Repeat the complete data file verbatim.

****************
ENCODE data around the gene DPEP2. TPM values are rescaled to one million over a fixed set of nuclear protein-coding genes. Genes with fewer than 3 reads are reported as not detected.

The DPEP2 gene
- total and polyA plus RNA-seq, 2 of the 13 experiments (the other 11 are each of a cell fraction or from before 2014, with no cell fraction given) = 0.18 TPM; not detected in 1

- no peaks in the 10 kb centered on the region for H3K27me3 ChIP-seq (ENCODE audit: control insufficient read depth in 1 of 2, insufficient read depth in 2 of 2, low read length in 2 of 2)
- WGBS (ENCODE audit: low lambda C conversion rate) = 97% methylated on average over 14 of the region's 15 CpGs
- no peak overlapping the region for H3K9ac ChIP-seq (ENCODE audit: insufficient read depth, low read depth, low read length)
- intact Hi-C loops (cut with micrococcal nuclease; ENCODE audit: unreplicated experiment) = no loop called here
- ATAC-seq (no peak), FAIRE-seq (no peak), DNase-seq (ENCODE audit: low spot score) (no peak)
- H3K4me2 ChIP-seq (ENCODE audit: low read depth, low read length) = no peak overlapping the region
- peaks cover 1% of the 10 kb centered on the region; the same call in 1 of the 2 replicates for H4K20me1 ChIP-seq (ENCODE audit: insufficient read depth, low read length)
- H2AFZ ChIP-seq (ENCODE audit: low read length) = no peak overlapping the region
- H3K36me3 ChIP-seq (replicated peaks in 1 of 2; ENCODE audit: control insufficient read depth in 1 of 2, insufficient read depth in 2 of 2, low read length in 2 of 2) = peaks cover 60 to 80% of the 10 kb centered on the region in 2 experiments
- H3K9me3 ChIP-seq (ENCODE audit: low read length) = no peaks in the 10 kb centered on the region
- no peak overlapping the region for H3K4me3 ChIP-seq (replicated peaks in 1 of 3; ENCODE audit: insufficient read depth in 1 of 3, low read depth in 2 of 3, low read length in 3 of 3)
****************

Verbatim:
ENCODE data around the gene DPEP2. TPM values are rescaled to one million over a fixed set of nuclear protein-coding genes. Genes with fewer than 3 reads are reported as not detected.

The DPEP2 gene
- total and polyA plus RNA-seq, 2 of the 13 experiments (the other 11 are each of a cell fraction or from before 2014, with no cell fraction given) = 0.18 TPM; not detected in 1

- no peaks in the 10 kb centered on the region for H3K27me3 ChIP-seq (ENCODE audit: control insufficient read depth in 1 of 2, insufficient read depth in 2 of 2, low read length in 2 of 2)
- WGBS (ENCODE audit: low lambda C conversion rate) = 97% methylated on average over 14 of the region's 15 CpGs
- no peak overlapping the region for H3K9ac ChIP-seq (ENCODE audit: insufficient read depth, low read depth, low read length)
- intact Hi-C loops (cut with micrococcal nuclease; ENCODE audit: unreplicated experiment) = no loop called here
- ATAC-seq (no peak), FAIRE-seq (no peak), DNase-seq (ENCODE audit: low spot score) (no peak)
- H3K4me2 ChIP-seq (ENCODE audit: low read depth, low read length) = no peak overlapping the region
- peaks cover 1% of the 10 kb centered on the region; the same call in 1 of the 2 replicates for H4K20me1 ChIP-seq (ENCODE audit: insufficient read depth, low read length)
- H2AFZ ChIP-seq (ENCODE audit: low read length) = no peak overlapping the region
- H3K36me3 ChIP-seq (replicated peaks in 1 of 2; ENCODE audit: control insufficient read depth in 1 of 2, insufficient read depth in 2 of 2, low read length in 2 of 2) = peaks cover 60 to 80% of the 10 kb centered on the region in 2 experiments
- H3K9me3 ChIP-seq (ENCODE audit: low read length) = no peaks in the 10 kb centered on the region
- no peak overlapping the region for H3K4me3 ChIP-seq (replicated peaks in 1 of 3; ENCODE audit: insufficient read depth in 1 of 3, low read depth in 2 of 3, low read length in 3 of 3)